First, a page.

The drug is now approved for use in COVID-19 hospital patients aged 12 and older and weighing at least 88 pounds (40 kilograms), according to a FDA statement. Previously, the agency allowed doctors to give remdesivir to hospitalized patients through emergency use authorization or temporary authorization given only “when there are no adequate alternatives,” approved and available “, according to the agency.Now, based on data from three clinical trials, the FDA has decided to fully approve remdesivir. The approval is “supported by data from multiple clinical trials that the agency has rigorously evaluated and represents a scientific milestone in the COVID-19 pandemic,” said FDA Commissioner Dr. Stephen Hahn. Hospitalized patients weighing between approximately 8 pounds and 88 pounds (3.5 to 40 kilograms) or who are under 12 years of age can still receive remdesivir under emergency authorization, at the discretion of their doctor; clinical trials for this group are still ongoing, the FDA noted.Related: 20 of the worst epidemics and pandemics in history
However, despite being the first COVID-19 drug approved by the FDA in the United States, remdesivir is not a very effective treatment, said Dr. Megan Ranney, associate professor of emergency medicine and health. public at Brown University in Rhode Island. BuzzFeed News.
“This is absolutely not a blockbuster drug or a wonder drug,” Ranney told BuzzFeed. “We are giving it to COVID hospital patients because we have nothing better, which is frustrating. ”
“It’s not a blockbuster drug,” said Dr. Peter Lurie, former associate commissioner of the FDA and now president of the Center for Science in the Public Interest, in an interview with Le New York Times. “This is not a major step forward. It is a drug that appears to convincingly benefit patients, but it is not some sort of miracle cure. ”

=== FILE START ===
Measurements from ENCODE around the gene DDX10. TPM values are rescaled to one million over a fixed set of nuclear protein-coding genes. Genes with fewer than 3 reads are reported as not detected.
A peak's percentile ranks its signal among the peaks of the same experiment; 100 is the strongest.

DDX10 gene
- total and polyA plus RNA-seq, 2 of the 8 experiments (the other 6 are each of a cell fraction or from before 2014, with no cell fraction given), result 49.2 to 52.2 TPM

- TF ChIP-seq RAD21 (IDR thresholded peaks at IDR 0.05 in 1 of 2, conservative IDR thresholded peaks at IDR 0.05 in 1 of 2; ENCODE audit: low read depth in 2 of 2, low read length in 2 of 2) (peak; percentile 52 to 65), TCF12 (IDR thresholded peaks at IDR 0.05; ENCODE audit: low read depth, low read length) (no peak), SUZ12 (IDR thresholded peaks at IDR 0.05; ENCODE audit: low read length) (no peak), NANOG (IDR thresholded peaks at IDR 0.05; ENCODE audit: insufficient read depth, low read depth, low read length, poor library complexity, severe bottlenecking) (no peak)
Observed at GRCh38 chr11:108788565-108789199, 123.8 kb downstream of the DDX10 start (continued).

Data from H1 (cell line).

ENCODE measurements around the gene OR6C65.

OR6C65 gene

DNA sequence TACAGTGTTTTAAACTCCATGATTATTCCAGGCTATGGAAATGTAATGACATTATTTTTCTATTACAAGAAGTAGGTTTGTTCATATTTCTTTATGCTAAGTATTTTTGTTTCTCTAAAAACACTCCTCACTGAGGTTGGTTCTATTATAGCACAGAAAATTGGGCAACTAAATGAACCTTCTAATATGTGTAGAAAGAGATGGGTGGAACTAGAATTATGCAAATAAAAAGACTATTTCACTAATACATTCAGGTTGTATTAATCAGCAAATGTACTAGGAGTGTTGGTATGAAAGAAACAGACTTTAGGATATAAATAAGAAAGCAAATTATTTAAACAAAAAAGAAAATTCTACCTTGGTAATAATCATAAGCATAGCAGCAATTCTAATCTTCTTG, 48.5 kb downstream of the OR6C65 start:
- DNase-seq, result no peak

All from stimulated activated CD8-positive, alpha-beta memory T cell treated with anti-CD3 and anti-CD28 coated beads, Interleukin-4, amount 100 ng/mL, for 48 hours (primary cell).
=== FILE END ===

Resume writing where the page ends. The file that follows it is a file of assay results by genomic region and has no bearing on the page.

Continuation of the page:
In trials reviewed by the FDA, remdesivir reduced patients ‘symptoms faster than standard care alone and significantly shortened patients’ hospital stays, the statement said. In a trial that included more than 1,000 patients, those who received the drug spent about five days less in the hospital than those who did not, Previously reported Live Science.
That said, a recent trial conducted by the World Health Organization contradicts these positive results, Previously reported Live Science. The trial, which included more than 11,200 people from 30 countries, found that remdesivir did not significantly reduce patient hospitalization time, nor reduce the risk of being placed on a ventilator. Importantly, the drug did not increase patients’ chances of survival, according to the trial results.
But the WHO trial has yet to be peer reviewed and has drawn criticism from researchers since it went online.
The WHO trial took place in 405 different hospitals around the world, and patient care may have differed from place to place, Dr Peter Chin-Hong, infectious disease specialist at the University of California at San Francisco, told the Times. Differences in care could potentially affect patient survival and make the effects of remdesivir difficult to disentangle. Also, some of the trial participants were sicker than others in the groups, making it difficult to tell whether the drug worked better in one group compared to another, BuzzFeed reported.
Additionally, Gilead Sciences, the company that produces remdesivir, argued that the WHO study could be somewhat biased because doctors and patients knew which drugs were being used, Reuters reported. In other words, the trial was not “blind”, which would be considered the gold standard of a clinical trial.
Whether it helps or not, remdesivir comes at a high price compared to the cheaper treatments tested for COVID-19, such as the steroid dexamethasone. A five-day course of remdesivir costs $ 3,120, or $ 2,340 for government buyers like the Department of Veterans Affairs, Reuters reported. Dexamethasone, on the other hand, costs less than $ 1 a day to treat a single patient, according to the Times. Additionally, as demand for the drug increases worldwide, the global supply of remdesivir has fallen short, BuzzFeed reported.
Originally designed to treat Ebola and hepatitis C, remdesivir works by mimicking a nucleotide, one of the basic molecular building blocks that come together to build viral genes, Live Science reported. This molecular mimicry can infiltrate the genetic material of the coronavirus and prevent it from infecting cells. Most patients tolerate the treatment well, which means unwanted side effects are quite rare, Ranney told BuzzFeed.
Originally posted on Live Science.